Palestine, in which Christianity was born, was a Hellenistic Palestine which for more than 360 years was under the influence of the Hellenic mind. "On Jewish soil the new faith died; it was transplantation alone that made Christianity possible; for it was the true outcome of the teaching of Jesus that the new faith should be universal. The chief contribution of the Greek was his demand for this very thing - that Christianity must be universal. He made in secret of his contempt for Judaism, and he was empathetic in insisting on a larger outlook than the Jewish. The Greek really secured the triumph of Jesus. He eliminated the tribal and the temporary in the Gospel as it came from purely Jewish teachers, and, with all his irregularities of conduct and his flightiness of thought, he nevertheless set Jesus before the world as the central figure of all history and of all existence," in the words of the British historian T. R. Glover, a leading authority of the period under discussion.[8]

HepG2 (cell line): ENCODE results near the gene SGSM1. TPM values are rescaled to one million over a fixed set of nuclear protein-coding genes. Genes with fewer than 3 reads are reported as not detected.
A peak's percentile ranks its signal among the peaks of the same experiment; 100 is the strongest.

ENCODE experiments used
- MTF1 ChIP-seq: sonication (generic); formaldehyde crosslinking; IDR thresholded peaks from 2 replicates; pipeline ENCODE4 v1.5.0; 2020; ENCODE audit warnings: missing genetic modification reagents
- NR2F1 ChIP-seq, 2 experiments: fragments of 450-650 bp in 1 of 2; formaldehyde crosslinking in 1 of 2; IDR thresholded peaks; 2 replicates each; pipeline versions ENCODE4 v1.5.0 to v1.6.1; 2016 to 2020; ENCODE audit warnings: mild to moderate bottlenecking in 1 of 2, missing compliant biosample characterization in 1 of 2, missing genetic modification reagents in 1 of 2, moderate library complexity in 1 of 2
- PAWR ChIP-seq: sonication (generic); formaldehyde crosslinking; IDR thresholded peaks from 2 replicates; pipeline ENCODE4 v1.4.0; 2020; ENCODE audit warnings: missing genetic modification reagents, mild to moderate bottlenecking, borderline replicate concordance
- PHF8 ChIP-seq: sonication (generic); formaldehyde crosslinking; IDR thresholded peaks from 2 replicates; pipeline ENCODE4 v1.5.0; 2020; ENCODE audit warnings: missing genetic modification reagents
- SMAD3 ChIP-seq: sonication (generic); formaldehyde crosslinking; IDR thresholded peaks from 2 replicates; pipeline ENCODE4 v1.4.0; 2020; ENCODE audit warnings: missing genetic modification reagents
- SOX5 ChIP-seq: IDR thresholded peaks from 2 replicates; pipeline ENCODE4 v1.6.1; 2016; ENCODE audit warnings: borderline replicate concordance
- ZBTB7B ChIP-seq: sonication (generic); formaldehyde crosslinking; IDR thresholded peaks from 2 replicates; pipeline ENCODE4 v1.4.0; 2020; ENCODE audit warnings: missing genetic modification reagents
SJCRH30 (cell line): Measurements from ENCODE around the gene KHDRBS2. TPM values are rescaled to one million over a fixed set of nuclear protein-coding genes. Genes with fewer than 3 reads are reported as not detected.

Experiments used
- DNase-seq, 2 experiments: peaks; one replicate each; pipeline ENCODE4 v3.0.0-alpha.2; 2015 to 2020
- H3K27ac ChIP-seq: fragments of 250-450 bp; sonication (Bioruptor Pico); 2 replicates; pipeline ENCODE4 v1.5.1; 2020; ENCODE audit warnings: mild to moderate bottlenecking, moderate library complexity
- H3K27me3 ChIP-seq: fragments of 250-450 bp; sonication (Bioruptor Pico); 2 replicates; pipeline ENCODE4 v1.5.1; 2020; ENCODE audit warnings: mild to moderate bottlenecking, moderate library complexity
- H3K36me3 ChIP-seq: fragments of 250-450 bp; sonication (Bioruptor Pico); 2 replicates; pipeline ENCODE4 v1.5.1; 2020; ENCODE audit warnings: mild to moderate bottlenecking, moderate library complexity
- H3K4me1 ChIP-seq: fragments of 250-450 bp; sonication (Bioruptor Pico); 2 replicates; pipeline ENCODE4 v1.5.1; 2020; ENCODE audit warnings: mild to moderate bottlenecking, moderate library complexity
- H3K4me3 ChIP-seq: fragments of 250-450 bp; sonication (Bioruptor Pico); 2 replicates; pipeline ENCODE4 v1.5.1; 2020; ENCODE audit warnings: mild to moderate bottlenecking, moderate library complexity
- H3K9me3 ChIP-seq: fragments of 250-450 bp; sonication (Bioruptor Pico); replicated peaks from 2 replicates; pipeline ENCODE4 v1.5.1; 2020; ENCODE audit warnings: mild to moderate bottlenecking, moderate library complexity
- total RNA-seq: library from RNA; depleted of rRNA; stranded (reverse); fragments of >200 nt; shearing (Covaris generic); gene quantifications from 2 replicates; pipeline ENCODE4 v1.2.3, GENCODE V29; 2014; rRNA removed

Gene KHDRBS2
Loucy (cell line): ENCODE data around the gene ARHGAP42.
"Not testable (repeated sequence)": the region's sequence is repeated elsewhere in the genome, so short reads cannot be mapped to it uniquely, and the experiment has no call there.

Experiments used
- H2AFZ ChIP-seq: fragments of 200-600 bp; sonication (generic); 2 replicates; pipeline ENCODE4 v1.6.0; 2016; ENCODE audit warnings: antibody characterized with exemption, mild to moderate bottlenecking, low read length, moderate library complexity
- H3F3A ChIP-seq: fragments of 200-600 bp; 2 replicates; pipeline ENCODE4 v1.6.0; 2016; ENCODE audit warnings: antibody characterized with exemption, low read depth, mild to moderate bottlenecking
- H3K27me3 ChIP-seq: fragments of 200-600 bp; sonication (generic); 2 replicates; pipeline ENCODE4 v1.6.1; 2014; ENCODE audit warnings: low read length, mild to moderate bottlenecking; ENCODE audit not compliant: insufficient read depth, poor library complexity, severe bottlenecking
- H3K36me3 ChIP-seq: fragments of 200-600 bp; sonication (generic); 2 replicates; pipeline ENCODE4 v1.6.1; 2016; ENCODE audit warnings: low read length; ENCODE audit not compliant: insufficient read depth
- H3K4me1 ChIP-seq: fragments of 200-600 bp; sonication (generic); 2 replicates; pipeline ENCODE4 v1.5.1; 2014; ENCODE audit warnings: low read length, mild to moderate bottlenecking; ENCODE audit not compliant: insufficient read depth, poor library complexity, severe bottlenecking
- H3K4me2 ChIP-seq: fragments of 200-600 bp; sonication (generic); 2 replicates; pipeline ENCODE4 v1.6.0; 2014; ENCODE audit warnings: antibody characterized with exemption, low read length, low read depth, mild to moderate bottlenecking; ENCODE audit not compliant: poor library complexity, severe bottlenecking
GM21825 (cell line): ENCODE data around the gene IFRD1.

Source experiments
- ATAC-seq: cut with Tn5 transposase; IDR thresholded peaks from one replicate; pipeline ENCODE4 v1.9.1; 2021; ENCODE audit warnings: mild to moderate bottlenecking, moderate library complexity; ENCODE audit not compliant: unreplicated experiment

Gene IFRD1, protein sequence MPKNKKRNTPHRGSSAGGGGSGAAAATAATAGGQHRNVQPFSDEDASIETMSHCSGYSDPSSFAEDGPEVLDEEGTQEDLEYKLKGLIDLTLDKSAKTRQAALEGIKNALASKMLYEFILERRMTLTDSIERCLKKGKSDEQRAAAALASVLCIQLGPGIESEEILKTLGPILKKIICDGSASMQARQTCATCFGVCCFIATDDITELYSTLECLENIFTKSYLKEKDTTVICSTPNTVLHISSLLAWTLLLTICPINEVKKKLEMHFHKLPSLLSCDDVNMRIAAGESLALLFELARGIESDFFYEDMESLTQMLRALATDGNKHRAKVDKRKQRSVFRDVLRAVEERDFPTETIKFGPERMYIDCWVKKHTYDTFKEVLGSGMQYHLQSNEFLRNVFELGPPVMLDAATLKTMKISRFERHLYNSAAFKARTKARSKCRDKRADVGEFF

The question concerning the relations between the Christian faith and Greek thought preoccupied the Christian community for nearly three and a half centuries but it was resolved as a result of the intellectual efforts of people like the Three Hierarchs.